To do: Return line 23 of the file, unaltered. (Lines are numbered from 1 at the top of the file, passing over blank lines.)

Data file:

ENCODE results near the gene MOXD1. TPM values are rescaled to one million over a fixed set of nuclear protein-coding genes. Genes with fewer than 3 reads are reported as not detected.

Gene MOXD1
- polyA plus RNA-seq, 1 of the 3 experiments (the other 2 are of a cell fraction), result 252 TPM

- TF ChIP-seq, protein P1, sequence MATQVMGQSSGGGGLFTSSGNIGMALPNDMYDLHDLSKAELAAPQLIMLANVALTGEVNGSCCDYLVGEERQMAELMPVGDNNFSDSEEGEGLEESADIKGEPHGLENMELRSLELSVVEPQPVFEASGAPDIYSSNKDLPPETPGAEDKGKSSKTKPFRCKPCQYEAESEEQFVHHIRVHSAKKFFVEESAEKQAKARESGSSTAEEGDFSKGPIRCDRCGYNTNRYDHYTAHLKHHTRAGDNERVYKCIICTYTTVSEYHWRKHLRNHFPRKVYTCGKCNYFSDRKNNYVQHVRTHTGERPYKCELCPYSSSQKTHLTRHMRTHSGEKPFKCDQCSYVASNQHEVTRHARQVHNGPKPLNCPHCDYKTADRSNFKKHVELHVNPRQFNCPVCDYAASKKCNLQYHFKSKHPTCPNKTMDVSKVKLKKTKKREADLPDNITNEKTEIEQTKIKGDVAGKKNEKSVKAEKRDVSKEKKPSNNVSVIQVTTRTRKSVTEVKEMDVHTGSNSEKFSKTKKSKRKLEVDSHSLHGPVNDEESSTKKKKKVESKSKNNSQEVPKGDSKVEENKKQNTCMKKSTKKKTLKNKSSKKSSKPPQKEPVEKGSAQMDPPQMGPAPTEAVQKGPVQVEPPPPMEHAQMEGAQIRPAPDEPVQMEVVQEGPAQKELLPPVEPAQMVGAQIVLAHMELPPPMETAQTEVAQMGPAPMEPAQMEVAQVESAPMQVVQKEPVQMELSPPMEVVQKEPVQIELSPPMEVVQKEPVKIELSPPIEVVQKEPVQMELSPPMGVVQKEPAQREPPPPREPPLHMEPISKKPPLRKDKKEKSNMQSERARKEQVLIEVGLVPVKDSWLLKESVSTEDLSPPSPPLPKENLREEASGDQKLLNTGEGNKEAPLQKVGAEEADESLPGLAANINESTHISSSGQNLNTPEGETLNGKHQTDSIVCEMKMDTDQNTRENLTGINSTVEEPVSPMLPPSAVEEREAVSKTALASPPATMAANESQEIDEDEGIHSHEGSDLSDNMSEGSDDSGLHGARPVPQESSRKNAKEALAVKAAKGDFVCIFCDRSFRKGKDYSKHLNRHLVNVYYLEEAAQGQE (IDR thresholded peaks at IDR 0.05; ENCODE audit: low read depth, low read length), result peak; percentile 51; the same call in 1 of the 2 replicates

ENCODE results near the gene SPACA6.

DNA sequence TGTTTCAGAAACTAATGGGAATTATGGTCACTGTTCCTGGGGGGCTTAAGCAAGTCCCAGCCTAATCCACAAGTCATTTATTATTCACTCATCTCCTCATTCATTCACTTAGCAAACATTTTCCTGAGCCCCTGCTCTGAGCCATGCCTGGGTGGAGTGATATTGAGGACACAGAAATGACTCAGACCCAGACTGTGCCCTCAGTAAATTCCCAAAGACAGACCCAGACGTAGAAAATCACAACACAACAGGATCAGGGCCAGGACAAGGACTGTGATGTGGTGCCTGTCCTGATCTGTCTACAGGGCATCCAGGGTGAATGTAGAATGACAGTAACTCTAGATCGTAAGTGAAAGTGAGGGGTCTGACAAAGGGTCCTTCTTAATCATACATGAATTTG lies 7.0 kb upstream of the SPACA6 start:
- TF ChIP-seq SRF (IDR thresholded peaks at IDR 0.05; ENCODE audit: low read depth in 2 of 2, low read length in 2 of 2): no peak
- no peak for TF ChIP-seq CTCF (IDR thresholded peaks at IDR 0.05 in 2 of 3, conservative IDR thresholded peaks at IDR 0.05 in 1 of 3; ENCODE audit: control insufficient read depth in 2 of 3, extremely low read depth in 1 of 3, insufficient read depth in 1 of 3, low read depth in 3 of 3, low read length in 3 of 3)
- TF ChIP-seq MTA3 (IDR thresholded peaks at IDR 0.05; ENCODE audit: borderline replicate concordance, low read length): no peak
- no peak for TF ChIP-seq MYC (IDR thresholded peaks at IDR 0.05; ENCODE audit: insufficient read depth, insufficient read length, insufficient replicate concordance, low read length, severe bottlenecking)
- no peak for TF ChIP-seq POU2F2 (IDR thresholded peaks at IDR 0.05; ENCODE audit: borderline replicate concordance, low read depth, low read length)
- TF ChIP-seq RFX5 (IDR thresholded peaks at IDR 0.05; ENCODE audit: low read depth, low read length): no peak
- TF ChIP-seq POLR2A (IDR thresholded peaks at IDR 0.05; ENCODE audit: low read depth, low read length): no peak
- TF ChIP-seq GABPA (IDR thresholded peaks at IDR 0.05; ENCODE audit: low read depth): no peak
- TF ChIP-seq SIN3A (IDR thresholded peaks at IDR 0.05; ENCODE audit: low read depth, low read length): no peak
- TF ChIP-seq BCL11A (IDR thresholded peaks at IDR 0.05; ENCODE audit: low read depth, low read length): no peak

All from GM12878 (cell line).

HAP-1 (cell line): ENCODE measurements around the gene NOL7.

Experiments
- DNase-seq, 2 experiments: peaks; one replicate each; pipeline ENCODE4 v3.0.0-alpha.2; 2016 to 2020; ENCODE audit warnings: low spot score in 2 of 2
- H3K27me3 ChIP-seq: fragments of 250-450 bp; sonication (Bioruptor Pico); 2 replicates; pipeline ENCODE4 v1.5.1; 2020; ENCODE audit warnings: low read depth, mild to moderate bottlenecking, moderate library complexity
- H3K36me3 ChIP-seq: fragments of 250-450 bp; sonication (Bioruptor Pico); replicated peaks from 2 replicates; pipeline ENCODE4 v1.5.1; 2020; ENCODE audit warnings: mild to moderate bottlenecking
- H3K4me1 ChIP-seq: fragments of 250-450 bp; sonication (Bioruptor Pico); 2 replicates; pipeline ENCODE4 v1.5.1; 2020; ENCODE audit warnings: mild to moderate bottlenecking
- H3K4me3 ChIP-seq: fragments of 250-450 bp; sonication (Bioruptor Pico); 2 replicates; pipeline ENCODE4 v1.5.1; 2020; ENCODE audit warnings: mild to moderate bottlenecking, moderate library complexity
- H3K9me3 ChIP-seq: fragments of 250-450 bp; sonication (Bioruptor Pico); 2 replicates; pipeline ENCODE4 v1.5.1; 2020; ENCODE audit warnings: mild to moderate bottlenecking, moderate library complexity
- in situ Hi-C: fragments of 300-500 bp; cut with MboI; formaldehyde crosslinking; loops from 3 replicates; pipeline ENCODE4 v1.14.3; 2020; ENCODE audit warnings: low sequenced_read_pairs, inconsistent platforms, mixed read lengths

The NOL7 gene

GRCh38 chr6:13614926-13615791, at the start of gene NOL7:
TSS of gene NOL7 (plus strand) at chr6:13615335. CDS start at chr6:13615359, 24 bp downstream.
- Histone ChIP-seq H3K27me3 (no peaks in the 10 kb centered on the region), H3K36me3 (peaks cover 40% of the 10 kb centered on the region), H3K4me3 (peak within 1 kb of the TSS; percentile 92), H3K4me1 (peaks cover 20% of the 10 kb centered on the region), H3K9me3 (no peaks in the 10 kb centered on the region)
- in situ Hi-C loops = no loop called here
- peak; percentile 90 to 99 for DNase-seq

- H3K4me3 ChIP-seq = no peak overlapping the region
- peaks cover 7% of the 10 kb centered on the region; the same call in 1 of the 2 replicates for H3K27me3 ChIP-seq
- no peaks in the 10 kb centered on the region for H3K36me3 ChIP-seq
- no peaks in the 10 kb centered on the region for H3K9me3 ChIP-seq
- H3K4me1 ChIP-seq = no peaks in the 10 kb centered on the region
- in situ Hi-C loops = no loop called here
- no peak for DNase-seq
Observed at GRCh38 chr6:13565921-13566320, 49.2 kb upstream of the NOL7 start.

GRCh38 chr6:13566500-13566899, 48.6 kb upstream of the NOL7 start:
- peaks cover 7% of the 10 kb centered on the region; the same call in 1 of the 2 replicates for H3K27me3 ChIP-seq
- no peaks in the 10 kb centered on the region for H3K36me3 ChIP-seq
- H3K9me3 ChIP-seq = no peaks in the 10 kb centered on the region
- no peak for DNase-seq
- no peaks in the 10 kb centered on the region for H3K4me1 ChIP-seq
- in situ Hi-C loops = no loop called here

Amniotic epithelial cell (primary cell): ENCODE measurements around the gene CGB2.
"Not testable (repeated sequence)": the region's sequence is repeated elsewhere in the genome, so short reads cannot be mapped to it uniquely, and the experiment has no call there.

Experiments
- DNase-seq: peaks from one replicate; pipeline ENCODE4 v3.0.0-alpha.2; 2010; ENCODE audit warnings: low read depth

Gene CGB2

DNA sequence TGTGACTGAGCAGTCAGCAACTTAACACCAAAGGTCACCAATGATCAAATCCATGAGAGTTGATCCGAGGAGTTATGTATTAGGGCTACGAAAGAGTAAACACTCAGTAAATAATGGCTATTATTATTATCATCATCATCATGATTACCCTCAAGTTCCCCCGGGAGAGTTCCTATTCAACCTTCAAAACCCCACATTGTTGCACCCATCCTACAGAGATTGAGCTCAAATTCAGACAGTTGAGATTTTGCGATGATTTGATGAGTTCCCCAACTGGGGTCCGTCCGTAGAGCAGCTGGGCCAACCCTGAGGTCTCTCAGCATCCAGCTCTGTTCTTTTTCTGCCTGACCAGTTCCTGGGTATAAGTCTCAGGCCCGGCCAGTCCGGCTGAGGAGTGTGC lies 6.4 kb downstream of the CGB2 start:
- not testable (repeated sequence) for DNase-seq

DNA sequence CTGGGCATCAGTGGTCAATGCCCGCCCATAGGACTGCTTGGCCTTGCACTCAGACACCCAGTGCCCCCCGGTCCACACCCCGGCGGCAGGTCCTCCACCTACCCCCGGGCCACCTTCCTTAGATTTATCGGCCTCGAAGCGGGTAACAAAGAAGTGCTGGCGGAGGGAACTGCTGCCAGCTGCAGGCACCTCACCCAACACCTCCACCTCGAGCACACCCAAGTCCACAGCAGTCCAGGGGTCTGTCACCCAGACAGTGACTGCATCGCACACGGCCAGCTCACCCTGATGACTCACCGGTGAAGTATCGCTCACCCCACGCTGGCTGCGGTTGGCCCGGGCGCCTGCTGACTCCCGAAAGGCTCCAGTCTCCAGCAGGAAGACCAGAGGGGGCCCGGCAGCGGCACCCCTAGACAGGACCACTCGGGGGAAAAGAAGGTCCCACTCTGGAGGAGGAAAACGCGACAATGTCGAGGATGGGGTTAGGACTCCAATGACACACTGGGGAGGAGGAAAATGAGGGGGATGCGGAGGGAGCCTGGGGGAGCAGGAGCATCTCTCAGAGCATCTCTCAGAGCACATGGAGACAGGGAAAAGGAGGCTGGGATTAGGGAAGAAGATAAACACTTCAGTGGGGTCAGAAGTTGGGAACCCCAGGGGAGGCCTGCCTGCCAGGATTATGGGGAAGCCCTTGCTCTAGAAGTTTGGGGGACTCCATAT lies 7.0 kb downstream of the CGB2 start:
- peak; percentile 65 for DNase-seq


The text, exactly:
- H3K4me1 ChIP-seq: fragments of 250-450 bp; sonication (Bioruptor Pico); 2 replicates; pipeline ENCODE4 v1.5.1; 2020; ENCODE audit warnings: mild to moderate bottlenecking